Charles Leclerc has captured his second career pole position in a dominant qualifying performance at the Austrian Grand Prix after Ferrari teammate Sebastian Vettel withdrew from the session with engine trouble.
Leclerc’s place at the head of the grid never looked in doubt, with the 21-year-old comfortably taking provisional pole at the start of the top-10 shootout before consolidating his best time with a final lap to seal the deal with a 0.259-second margin.
“it was quite good,” Leclerc said. “A big pleasure to drive this car on the limit. It just felt great.”
Leclerc saw off Lewis Hamilton for pole, but the Briton was slapped with a grid penalty for impeding Kimi Raikkonen during Q1 in a post-session stewards hearing.
Hamilton will therefore start fourth, promoting Max Verstappen to the front row alongside the Ferrari driver.
The race is set to be a fascinating strategic duel between Leclerc, who will start on the faster soft tyre, and Verstappen, who will use the more durable medium compound. It could be a decisive difference in what is forecast to be very hot Spielberg afternoon.
“On what we tested in [free practice] we are pretty happy with the choice we made, so we’ll see tomorrow,” Leclerc said. “It will be all about management of everything. Hopefully a good result tomorrow.”
Mercedes’s Valtteri Bottas will start third, also on the medium tyre, while McLaren’s Lando Norris will start fifth.
Kevin Magnussen was ecstatic to qualify fifth for Haas knowing that he will serve a five-place grid penalty for an unscheduled gearbox change. The Dane will start the race from 10th.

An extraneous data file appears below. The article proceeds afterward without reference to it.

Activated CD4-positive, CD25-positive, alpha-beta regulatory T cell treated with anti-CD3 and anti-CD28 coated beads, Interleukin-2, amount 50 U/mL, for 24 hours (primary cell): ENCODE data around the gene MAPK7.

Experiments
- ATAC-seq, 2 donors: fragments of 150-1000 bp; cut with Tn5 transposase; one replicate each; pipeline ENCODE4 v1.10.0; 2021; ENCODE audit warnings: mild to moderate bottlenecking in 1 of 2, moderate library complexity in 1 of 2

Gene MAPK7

Alfa Romeo teammates Kimi Raikkonen and Antonio Giovinazzi will start sixth and seventh ahead of Pierre Gasly in the second Red Bull Racing car, who was slowest of all in another painfully disappointing qualifying session. The Frenchman was more than three quarters of a second slower than teammate Verstappen and qualified ahead of only Vettel, who was unable to set a time.
Romain Grosjean was the quickest driver knocked out of Q2, but it was Haas teammate Magnussen who decided the session despite qualifying for the top-10 shootout.
Late in Q2 the Danish driver carried too much speed into turn four, and though he managed to avoid running into the gravel by getting hard on the brakes, his slowed Haas served as a road block for a gaggle of cars following him on their own final flying laps.
Renault’s Nico Hulkenberg and Daniel Ricciardo were the worst affected, with both forced to abandon their laps and running out of time to start another, knocking them out in 12th and 14 respectively.
Hulkenberg will also serve a five-place grid penalty for an engine component change, dropping him to 17th.
Toro Rosso’s Alex Albon qualified 13th and McLaren’s Carlos Sainz 15th, but both will be sent to the back of the grid in that order after taking fresh engines this weekend beyond their allocation for the season.
Racing Point teammates Sergio Perez and Lance Stroll qualified 16th and 17th as the quickest eliminated drivers of Q1, missing the cut by just 0.011 seconds.
Stroll, knocked out of the first session for the 13th successive weekend, was also a victim of the Red Bull Ring’s notorious sausage kerbs, picking up damage to his front wing and requiring a mid-session change.
Daniil Kvyat qualified a furious 18th after his final flying lap was badly blocked by a string of rival drivers on slow warm-up laps. The Russian rocketed around turn nine and almost into the back of Williams driver George Russell, forcing him to take evasive action off the track, ruining his lap.
“I almost killed someone!” Kvyat exclaimed between expletives, and the stewards undertook to investigate the incident after qualifying.
Russell qualified 19th ahead of teammate Robert Kubica.